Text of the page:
With the rise of psychology, psychiatry, and sociology around 1900, suicide has been more commonly seen as a medical or public health problem. Nevertheless, philosophers have shown interest in conceptual, moral, and psychological questions related to self-killing for thousands of years, and there remain a number of questions regarding suicide that are undeniably philosophical in nature. The central questions addressed in the philosophical literature include the definition of suicide, its moral status, the possibility of its rationality, the nature of suicidal motivation, our moral duties toward the suicidal, and the relation of suicide to life’s meaningfulness. Debates about the nature and morality of suicide were reinvigorated in the late 1900s, in no small measure because of shifts in how death occurs in today’s industrialized societies. Individuals now are more likely to be afflicted with chronic and degenerative diseases, and thanks to advanced medical technologies, it is now possible to delay death nearly indefinitely. These facts have helped to stimulate an extensive contemporary philosophical literature regarding individuals’ right to suicide, as well as reconsideration of the question of whether individuals may have a “duty to die” and our duties toward the suicidal.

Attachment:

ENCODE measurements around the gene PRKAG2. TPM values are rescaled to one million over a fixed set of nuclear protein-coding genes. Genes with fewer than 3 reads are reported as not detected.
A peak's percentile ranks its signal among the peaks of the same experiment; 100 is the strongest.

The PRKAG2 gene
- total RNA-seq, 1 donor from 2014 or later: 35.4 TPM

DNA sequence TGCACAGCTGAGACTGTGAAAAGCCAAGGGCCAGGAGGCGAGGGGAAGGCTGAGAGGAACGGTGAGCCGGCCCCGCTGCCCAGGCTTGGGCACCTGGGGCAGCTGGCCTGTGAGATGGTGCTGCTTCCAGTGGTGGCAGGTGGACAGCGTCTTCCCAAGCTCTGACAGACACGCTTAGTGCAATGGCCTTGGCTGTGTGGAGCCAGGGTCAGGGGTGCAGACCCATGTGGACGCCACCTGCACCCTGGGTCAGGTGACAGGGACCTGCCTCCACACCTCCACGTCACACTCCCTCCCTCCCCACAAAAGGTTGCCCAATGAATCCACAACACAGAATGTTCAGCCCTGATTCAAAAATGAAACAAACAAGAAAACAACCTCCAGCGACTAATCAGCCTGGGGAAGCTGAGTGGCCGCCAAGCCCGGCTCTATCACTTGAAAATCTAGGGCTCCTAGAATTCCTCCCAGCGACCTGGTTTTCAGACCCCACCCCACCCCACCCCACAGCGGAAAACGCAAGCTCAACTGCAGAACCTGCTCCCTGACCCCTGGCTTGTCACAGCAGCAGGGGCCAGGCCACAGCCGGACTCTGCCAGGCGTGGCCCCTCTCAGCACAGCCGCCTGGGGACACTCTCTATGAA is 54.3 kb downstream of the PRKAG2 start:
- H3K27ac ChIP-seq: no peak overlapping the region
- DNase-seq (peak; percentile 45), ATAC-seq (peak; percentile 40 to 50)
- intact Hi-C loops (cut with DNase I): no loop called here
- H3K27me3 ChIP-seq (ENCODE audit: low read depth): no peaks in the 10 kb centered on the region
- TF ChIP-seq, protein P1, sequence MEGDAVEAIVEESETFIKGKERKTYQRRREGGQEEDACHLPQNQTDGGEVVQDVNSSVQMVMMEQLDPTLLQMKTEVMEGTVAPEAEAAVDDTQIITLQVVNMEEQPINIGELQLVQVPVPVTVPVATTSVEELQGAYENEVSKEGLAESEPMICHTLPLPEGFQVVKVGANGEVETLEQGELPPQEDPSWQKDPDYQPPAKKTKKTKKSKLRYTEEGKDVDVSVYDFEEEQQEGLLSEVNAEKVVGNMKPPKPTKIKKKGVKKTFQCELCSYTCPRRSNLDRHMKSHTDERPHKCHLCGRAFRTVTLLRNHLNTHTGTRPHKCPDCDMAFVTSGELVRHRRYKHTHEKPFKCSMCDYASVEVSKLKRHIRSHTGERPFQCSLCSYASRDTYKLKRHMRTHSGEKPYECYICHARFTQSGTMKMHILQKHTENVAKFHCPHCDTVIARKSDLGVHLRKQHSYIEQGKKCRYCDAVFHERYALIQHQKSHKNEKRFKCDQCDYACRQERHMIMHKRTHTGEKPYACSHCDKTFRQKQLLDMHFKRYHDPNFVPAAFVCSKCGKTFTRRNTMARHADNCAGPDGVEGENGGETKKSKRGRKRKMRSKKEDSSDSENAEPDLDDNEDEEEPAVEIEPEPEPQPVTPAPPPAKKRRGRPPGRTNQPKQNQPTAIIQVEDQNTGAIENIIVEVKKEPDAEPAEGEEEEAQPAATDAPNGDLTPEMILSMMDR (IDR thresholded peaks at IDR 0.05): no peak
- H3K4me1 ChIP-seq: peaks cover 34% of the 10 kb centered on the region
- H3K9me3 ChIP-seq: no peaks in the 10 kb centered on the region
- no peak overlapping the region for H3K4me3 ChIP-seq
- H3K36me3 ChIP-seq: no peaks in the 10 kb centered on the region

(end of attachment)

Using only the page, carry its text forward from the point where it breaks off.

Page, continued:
|Media of output||Online|
|Publication status||Published - 2016|